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    (Original post by boyyo)
    Can anyone explain the differences between electric potential and electrical potential Energy

    I get confused between potential and potential energy, I cant get my head around it. Any help appreciated, thanks
    Electrical potential is a property of the field and is essentially the potential energy per unit charge. Therefore if the potential tells us the potential energy per unit charge at a point in the field, to get the actual potential energy of a charged species at that point we just multiply the potential by the charge of the charged species
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    (Original post by samb1234)
    Electrical potential is a property of the field and is essentially the potential energy per unit charge. Therefore if the potential tells us the potential energy per unit charge at a point in the field, to get the actual potential energy of a charged species at that point we just multiply the potential by the charge of the charged species
    (Original post by samb1234)
    Electrical potential is a property of the field and is essentially the potential energy per unit charge. Therefore if the potential tells us the potential energy per unit charge at a point in the field, to get the actual potential energy of a charged species at that point we just multiply the potential by the charge of the charged species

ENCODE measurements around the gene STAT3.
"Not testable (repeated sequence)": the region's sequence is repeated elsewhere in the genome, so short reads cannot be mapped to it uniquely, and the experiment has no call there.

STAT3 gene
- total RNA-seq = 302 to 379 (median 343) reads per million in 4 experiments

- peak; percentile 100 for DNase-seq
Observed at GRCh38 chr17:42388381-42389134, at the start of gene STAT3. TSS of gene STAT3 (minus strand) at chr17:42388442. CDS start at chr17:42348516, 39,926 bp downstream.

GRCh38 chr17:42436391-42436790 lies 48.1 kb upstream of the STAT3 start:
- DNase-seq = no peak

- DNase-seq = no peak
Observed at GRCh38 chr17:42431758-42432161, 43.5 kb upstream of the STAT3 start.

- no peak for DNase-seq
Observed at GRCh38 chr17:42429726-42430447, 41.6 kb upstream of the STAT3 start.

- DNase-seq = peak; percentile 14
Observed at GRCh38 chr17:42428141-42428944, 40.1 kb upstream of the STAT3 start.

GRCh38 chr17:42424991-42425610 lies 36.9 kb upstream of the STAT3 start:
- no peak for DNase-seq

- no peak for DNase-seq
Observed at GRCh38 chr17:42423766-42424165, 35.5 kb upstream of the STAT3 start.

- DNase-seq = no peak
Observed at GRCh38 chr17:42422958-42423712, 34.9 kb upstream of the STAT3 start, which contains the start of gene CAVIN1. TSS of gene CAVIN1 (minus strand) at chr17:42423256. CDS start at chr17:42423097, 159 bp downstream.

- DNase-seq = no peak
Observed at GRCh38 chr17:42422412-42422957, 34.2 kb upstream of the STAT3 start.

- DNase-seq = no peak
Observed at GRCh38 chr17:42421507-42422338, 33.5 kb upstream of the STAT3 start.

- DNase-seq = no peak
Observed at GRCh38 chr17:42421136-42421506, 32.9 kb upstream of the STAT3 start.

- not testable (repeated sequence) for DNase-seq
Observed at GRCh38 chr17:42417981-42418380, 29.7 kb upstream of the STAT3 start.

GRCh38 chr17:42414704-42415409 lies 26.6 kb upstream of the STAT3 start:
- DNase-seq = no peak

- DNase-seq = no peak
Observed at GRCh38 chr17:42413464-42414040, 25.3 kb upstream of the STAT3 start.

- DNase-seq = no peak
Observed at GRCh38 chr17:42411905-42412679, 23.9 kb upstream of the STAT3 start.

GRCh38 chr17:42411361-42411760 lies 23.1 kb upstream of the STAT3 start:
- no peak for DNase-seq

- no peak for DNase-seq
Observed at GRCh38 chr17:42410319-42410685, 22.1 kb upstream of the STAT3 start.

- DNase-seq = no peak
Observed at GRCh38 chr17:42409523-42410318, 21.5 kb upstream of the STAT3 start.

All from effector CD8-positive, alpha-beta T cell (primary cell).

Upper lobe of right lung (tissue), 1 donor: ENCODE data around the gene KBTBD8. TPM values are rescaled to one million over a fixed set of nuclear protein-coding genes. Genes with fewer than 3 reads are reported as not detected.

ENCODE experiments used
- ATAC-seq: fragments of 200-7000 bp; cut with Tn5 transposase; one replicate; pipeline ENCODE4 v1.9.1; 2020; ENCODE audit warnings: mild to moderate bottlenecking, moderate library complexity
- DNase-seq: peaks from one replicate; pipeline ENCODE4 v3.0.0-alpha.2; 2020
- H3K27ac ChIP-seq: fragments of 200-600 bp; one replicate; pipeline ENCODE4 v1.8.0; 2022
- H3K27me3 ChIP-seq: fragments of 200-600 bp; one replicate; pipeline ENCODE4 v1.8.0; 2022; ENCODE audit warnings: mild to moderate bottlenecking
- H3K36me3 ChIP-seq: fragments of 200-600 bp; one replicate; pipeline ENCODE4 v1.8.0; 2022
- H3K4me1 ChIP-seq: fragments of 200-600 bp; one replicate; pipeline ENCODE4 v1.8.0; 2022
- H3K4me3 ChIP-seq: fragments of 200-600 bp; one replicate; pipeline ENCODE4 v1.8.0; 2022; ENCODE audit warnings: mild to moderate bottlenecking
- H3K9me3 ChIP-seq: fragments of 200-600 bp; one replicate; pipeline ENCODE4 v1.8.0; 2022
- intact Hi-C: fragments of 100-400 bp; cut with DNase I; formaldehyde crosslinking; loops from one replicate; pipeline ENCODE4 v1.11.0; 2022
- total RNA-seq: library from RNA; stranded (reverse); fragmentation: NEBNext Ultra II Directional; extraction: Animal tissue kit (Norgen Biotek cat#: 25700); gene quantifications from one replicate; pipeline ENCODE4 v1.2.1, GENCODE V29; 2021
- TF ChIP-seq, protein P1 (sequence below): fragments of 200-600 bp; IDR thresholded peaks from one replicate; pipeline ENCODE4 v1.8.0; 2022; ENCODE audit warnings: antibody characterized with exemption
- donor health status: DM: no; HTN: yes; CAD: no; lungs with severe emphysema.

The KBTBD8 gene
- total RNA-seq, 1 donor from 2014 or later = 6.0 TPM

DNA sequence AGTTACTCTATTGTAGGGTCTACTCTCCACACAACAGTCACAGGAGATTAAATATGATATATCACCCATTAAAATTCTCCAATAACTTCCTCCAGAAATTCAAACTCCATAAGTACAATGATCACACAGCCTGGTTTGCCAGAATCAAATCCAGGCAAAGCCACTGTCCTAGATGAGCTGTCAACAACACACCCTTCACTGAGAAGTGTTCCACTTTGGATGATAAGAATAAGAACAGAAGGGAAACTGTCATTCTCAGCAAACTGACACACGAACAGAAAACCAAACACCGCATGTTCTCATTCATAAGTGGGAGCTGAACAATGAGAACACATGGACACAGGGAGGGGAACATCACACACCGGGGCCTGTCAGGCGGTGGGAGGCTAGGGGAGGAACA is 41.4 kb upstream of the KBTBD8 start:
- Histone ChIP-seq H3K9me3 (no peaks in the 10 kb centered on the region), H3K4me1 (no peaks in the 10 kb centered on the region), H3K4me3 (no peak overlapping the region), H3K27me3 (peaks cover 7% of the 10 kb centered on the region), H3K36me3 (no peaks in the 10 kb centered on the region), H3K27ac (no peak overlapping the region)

Thanks for replying guys, but I still dont quite get it
    @samb1234 I sought of get what you mean. But you see in capacitors, when charges build up on opposite plates, why does electric potential energy build up? if you get what I mean
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    (Original post by boyyo)
    Thanks for replying guys, but I still dont quite get it
    @samb1234 I sought of get what you mean. But you see in capacitors, when charges build up on opposite plates, why does electric potential energy build up? if you get what I mean
    I know I am not who you requested to answer, but I was just in the post and I thought I would have a go at mentioning a few things.....


    Electric potential is the Electric potential energy divided by the charge of an object which you are working with.


    Hence you can just manipulate the above equation to get what ever you want,

    And as you are talking about charging a capacitor, you are right that this of course leads to a build up of charge. However we are looking at it for a test charge (Q), as this is a single charge and we are looking at in the context of an electric field.

    However what you are talking about is essentially many many of these test charges ( remember a test charge is just a charge placed in an electric field) , being placed one side of the capacitor. So the Key distinction to make here is that the Q which I think you are reffering to is the TOTAL CHARGE , but the Q in electric potential etc.... just represents the charge of a SINGLE OBJECT IN the field.....


    Hope this makes sense,


    Good luck for the exam.


    Will
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    Hey guys does anyone have the Unit 1 PHYA1 2015 paper?, cant seem to find it.
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    (Original post by Billsonbubbles)
    I know I am not who you requested to answer, but I was just in the post and I thought I would have a go at mentioning a few things.....


    Electric potential is the Electric potential energy divided by the charge of an object which you are working with.